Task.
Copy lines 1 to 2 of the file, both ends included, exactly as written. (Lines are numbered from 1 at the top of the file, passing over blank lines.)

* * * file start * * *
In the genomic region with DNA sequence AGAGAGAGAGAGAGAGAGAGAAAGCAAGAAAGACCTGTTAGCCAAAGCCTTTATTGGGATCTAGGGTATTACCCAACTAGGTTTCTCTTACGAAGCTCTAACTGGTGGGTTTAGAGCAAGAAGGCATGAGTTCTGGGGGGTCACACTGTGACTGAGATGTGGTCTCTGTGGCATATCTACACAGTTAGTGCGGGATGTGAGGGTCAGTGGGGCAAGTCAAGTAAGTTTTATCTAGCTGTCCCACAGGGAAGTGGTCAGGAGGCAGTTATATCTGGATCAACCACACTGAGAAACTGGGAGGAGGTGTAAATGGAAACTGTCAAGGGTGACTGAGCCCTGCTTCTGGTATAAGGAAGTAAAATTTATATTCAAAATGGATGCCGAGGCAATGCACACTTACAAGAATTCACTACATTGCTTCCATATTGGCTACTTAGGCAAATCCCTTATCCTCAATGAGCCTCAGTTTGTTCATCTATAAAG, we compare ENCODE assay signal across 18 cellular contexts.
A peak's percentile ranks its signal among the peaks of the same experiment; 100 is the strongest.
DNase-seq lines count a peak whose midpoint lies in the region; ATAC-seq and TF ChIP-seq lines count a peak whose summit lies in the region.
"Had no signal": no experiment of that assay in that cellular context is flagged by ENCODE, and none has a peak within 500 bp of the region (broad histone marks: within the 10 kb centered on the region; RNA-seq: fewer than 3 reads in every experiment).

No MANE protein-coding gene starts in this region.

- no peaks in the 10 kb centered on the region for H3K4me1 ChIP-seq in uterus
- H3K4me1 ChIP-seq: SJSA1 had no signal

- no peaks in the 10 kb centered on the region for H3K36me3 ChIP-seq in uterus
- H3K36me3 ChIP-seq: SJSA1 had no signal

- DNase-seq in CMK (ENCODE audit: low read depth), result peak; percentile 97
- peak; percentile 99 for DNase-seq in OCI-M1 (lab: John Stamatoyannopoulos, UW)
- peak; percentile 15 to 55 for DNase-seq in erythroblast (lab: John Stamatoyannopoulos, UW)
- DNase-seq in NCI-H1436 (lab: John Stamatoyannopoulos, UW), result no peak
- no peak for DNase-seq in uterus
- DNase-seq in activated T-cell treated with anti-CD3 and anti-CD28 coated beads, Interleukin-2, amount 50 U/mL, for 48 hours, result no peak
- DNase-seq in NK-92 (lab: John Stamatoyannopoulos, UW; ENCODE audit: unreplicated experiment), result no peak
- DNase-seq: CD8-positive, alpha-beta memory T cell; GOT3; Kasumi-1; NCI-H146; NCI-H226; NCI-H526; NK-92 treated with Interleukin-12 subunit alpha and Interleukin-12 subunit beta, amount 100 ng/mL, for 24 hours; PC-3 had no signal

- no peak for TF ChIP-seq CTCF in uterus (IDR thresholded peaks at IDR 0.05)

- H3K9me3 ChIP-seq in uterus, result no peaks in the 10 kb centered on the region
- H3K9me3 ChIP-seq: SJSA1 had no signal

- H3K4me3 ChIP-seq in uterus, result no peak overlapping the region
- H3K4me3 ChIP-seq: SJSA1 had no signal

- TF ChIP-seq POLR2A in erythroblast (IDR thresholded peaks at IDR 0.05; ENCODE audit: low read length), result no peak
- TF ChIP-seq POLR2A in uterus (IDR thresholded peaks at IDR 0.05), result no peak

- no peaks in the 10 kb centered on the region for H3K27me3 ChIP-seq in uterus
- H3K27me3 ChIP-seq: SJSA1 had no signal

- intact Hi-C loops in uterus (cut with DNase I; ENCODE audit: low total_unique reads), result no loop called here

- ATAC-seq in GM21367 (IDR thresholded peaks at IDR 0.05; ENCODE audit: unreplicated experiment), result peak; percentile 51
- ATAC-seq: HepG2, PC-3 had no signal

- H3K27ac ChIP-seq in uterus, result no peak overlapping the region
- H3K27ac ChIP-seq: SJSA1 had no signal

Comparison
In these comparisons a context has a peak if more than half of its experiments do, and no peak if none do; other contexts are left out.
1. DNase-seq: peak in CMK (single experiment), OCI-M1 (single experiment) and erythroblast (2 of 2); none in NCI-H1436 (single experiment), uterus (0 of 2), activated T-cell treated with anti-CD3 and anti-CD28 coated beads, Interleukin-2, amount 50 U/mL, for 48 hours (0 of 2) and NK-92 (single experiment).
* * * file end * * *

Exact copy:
In the genomic region with DNA sequence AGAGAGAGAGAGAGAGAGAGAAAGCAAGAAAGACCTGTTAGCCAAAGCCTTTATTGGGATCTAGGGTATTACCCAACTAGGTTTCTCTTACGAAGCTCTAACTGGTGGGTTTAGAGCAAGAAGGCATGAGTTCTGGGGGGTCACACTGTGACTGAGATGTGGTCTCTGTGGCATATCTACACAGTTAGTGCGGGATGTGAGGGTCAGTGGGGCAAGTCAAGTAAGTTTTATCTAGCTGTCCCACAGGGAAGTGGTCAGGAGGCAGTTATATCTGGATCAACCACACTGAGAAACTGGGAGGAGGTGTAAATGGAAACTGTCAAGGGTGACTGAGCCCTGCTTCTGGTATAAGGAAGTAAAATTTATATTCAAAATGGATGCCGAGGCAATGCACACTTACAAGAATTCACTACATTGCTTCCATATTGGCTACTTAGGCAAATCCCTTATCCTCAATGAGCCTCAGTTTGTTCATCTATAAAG, we compare ENCODE assay signal across 18 cellular contexts.
A peak's percentile ranks its signal among the peaks of the same experiment; 100 is the strongest.